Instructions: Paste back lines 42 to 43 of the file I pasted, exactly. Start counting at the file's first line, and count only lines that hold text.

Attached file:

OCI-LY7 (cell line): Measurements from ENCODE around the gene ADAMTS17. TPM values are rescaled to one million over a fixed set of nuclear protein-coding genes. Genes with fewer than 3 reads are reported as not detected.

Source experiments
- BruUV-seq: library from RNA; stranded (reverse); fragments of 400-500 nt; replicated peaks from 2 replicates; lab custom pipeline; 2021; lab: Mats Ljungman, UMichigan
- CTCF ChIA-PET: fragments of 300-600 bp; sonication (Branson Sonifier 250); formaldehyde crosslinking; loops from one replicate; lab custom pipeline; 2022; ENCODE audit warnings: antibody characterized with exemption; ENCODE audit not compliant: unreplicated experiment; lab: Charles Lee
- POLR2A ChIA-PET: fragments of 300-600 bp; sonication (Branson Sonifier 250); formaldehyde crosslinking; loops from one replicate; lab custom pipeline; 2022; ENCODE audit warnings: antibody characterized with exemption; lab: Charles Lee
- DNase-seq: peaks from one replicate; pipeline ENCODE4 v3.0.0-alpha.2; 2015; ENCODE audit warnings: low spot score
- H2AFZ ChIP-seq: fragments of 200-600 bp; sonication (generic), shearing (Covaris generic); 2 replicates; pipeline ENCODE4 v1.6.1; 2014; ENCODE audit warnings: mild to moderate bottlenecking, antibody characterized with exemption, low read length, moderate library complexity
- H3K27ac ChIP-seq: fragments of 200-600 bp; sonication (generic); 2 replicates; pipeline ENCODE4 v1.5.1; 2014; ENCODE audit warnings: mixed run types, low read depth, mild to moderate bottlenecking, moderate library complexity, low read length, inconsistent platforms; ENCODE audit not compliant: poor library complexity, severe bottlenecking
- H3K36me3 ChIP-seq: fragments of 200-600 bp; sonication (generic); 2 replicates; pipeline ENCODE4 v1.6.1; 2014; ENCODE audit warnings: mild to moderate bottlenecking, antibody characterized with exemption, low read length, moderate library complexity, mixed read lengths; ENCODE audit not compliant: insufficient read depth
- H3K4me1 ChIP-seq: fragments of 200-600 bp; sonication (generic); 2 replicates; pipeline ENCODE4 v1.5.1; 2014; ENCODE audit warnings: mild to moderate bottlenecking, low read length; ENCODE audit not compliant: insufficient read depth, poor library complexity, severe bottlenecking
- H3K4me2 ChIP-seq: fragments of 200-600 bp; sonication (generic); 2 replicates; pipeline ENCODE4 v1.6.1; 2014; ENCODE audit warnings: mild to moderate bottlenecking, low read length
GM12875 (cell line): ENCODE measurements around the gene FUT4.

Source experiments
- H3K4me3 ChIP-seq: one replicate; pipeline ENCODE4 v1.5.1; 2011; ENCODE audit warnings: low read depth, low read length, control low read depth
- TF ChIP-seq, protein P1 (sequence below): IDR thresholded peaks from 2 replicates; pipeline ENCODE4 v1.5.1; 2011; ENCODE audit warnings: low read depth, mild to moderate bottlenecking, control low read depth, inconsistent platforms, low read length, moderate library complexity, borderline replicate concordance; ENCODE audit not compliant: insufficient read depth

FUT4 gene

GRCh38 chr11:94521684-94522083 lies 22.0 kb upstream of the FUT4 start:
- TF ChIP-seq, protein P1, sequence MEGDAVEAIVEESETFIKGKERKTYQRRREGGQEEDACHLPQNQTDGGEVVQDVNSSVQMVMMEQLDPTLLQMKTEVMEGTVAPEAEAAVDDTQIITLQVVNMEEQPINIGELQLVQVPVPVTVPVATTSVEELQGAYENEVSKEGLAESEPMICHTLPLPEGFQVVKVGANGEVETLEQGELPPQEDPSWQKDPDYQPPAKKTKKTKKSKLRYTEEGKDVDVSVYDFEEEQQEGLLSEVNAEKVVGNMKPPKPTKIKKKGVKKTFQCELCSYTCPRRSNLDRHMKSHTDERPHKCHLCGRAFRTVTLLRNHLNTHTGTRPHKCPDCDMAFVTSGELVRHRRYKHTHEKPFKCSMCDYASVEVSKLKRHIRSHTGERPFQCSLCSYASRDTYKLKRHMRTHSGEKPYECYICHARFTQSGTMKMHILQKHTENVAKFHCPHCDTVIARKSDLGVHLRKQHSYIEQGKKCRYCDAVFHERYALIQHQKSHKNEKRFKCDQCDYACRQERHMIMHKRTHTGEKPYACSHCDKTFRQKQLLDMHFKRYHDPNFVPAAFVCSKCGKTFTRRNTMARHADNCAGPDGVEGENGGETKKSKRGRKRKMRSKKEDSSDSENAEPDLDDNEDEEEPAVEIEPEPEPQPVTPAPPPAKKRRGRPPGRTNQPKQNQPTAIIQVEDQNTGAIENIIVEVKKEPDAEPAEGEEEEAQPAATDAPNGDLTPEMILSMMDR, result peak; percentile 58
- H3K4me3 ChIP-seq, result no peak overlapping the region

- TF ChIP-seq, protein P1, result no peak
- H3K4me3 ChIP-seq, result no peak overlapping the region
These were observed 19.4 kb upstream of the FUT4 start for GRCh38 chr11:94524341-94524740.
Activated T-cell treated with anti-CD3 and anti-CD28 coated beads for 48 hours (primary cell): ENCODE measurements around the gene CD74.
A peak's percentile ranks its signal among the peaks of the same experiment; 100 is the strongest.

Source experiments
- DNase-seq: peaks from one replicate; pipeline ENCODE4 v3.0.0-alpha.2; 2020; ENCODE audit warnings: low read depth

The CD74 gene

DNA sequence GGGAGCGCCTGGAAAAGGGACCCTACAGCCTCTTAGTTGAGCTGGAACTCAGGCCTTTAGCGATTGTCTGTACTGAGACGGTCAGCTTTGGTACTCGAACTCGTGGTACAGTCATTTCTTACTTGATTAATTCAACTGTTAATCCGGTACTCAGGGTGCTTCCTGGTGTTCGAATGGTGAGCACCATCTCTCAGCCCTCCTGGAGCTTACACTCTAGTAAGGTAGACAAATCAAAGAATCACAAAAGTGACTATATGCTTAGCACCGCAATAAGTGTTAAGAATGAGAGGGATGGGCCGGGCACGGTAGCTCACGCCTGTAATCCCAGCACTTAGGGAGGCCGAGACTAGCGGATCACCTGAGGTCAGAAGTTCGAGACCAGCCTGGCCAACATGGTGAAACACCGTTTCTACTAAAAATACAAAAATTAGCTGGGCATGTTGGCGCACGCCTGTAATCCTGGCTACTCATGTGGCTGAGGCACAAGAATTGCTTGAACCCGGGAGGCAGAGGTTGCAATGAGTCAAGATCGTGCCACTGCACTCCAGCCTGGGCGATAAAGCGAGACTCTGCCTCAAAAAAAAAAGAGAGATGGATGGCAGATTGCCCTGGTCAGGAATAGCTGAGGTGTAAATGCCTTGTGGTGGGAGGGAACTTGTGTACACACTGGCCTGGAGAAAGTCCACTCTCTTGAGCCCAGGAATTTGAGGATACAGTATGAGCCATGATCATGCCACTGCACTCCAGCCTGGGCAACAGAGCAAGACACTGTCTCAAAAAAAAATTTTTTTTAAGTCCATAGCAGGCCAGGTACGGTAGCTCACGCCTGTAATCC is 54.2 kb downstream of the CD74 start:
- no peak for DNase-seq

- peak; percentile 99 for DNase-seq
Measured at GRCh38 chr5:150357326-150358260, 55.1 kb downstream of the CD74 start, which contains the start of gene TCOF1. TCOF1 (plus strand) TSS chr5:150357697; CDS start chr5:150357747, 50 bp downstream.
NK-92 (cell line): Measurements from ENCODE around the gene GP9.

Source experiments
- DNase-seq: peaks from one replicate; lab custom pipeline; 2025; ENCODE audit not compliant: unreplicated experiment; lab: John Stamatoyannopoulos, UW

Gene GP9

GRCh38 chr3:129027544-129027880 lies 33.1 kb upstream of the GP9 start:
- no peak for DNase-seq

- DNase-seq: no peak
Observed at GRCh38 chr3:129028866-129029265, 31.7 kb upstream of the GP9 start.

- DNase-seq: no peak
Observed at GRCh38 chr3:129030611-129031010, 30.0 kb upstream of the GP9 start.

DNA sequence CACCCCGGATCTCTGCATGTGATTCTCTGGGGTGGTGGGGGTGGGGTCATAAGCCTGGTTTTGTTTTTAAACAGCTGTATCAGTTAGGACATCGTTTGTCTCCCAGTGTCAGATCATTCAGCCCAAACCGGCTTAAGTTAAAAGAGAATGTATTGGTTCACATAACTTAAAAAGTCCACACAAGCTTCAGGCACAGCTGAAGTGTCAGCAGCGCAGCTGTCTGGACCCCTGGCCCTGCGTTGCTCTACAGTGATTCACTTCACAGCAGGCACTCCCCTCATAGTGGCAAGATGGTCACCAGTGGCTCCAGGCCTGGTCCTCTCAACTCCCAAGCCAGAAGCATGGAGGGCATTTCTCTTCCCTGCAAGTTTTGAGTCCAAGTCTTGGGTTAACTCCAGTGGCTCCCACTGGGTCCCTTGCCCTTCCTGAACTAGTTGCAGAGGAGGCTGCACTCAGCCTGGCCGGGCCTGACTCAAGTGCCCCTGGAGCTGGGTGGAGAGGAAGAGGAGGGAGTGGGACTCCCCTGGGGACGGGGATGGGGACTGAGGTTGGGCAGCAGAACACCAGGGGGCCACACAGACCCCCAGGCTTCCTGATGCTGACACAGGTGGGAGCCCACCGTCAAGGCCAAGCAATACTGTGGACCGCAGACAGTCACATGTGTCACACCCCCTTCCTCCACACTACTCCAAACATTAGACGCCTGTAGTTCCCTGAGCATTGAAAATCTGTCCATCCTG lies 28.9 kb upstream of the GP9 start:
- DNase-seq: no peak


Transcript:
DNA sequence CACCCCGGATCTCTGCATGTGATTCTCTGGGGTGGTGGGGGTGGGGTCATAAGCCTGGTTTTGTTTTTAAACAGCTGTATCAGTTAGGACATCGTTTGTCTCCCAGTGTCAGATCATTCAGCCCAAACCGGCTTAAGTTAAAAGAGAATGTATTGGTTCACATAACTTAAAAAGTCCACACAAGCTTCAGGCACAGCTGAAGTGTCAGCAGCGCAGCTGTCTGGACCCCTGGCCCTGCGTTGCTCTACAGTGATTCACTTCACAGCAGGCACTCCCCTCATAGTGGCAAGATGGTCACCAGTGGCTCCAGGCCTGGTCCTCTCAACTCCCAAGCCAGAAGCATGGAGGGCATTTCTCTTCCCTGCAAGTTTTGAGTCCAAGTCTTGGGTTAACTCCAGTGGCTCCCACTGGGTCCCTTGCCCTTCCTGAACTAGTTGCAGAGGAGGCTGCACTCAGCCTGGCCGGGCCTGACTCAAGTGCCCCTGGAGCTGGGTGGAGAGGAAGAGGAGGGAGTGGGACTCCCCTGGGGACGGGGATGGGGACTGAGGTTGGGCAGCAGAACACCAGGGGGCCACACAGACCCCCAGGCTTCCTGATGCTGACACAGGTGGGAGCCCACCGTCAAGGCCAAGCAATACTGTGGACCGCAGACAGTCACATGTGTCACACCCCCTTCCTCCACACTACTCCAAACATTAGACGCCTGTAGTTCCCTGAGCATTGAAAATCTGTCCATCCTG lies 28.9 kb upstream of the GP9 start:
- DNase-seq: no peak